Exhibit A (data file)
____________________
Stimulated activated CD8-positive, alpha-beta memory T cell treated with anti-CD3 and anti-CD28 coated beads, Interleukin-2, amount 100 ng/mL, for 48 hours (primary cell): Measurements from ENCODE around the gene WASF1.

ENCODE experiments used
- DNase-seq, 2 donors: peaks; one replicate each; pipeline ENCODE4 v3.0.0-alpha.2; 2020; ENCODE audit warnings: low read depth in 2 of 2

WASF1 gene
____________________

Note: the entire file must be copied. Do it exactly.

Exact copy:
Stimulated activated CD8-positive, alpha-beta memory T cell treated with anti-CD3 and anti-CD28 coated beads, Interleukin-2, amount 100 ng/mL, for 48 hours (primary cell): Measurements from ENCODE around the gene WASF1.

ENCODE experiments used
- DNase-seq, 2 donors: peaks; one replicate each; pipeline ENCODE4 v3.0.0-alpha.2; 2020; ENCODE audit warnings: low read depth in 2 of 2

WASF1 gene